What about other organizations? Any others joining your efforts?
Our coalition is a volunteer-powered organization, and I have the most amazing volunteers, but I'm always looking for new people to get involved. Recently, SASS (Sexual Assault Survivors & Supporters) became the first organization to endorse my legislation, so I'm working with their leadership to build a lasting partnership.
I'm also assembling a Board of Directors that will include parents, activists, students, health professionals, and educators whose names and stories will be revealed in January 2018. And we're taking nominations!
How about politicians?
They are notably absent from our movement, and it really surprises me given the overwhelming support comprehensive sex education has from voters. I think a lot of politicians see this as a fight that will require a lot of work and isolate religious conservatives. They're afraid of controversy or backlash because in America, anything remotely related to sex is taboo—unless, of course, we're talking about the advertising industry, which exploits sex to sell.
My message to lawmakers is simple: Get involved now. Abstinence-only and abstinence-based programs are a public health crisis. We've got to act now and equip our youth with knowledge about their bodies to stay safe. I hope politicians start taking more initiative and reaching out to organizations like Keystone, because soon, I'll be bringing our grassroots power to them. And if they aren't interested in working with us, we'll take our grassroots power to the polls.
"[Politicians] are afraid of controversy or backlash because in America, anything remotely related to sex is taboo."
What do you see next for the organization and for yourself?
After we successfully enact comprehensive sex education in Pennsylvania, we will start reaching out to other states. California has had huge success with this type of legislation, and we're hoping to expand upon that across the country. The health of our youth is literally in danger, so we need to address this issue with urgency.
As for myself, I'm applying to a few different programs, but my main goal is to get into University of Pennsylvania's Nursing School. Nursing brings a very practical element to these issues.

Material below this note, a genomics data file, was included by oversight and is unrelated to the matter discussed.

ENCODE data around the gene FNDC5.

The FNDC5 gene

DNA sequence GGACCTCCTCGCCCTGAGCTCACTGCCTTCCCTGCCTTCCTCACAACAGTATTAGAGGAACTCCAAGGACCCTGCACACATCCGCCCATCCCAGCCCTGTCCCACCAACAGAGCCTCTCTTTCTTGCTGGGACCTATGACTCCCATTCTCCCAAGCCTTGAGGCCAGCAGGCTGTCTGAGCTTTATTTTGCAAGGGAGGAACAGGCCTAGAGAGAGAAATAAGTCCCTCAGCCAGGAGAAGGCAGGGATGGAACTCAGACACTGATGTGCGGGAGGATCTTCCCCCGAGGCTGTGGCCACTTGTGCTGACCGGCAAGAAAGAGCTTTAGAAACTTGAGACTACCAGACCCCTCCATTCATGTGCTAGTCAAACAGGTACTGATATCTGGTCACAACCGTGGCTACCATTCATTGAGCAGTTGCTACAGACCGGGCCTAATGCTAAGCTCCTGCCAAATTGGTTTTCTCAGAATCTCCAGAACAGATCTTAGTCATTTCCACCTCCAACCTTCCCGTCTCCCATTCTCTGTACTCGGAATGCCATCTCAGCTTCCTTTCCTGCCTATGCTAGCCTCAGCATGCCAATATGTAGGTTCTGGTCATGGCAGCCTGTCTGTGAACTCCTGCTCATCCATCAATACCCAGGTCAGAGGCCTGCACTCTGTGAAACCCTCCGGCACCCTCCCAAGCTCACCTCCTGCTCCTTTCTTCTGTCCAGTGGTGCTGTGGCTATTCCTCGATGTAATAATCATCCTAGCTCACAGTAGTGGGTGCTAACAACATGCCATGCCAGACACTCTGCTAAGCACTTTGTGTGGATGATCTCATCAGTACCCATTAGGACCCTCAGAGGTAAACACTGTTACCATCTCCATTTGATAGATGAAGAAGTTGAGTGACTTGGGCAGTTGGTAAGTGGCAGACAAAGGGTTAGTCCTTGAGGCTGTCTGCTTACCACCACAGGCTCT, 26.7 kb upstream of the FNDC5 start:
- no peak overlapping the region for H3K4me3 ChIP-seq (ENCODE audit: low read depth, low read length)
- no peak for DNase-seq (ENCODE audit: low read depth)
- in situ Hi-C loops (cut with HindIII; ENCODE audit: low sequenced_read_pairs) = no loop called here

Surely, with such a controversial issue, you've had some pushback.
The far-right political sphere has been my biggest challenge. They are a vocal minority who claims comprehensive and inclusive sex education encourages sexual activity among youth. Their claim is flat-out wrong, and they advocate for abstinence-based programs, which have been shown to be totally ineffective in a Congress-authorized study on four popular abstinence programs in 2007.
I'll admit, I'm confused by deeply religious folks opposed to abortion and also against comprehensive sex education. Our programs would effectively lower the abortion rate by preventing unintended pregnancy from the start. It's baffling that these people aren't on the front lines of comprehensive sex education with us.
What advice would you give to others, especially teens like yourself, about getting involved in these kinds of issues?
I want other activists and young people to know the strength we hold in numbers. Far too often, leaders and organizations race to the top. Activism is not about competition or personal gain. When we're juggling political and social issues, there is no room for "turf wars." Partner with as many people as possible. Talk to your family, friends, and neighbors. Change will only come if we work together and collectively strengthen each other's missions because injustice is intersectional and interconnected.